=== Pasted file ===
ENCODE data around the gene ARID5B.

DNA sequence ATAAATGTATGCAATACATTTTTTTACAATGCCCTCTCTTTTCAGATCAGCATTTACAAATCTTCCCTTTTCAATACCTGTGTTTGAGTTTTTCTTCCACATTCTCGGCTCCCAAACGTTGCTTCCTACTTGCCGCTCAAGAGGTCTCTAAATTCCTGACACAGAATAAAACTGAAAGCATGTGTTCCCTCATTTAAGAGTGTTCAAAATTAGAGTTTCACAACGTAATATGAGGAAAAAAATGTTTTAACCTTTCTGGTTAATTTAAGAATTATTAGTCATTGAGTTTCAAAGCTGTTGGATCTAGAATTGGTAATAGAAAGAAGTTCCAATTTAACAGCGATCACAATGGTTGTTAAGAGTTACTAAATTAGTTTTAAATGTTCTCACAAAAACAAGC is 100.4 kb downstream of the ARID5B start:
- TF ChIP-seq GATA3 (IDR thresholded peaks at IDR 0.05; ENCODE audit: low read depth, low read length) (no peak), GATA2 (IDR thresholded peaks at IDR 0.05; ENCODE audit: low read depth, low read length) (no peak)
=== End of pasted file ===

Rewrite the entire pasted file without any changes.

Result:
ENCODE data around the gene ARID5B.

DNA sequence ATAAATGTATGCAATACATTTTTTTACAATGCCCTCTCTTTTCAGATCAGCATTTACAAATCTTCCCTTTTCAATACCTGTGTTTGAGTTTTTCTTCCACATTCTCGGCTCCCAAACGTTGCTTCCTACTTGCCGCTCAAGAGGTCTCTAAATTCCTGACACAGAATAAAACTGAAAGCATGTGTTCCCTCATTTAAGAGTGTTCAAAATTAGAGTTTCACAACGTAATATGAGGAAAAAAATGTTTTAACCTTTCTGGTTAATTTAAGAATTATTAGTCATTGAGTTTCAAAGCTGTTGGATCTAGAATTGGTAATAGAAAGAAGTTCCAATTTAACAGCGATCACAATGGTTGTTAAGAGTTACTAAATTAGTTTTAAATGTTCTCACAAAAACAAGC is 100.4 kb downstream of the ARID5B start:
- TF ChIP-seq GATA3 (IDR thresholded peaks at IDR 0.05; ENCODE audit: low read depth, low read length) (no peak), GATA2 (IDR thresholded peaks at IDR 0.05; ENCODE audit: low read depth, low read length) (no peak)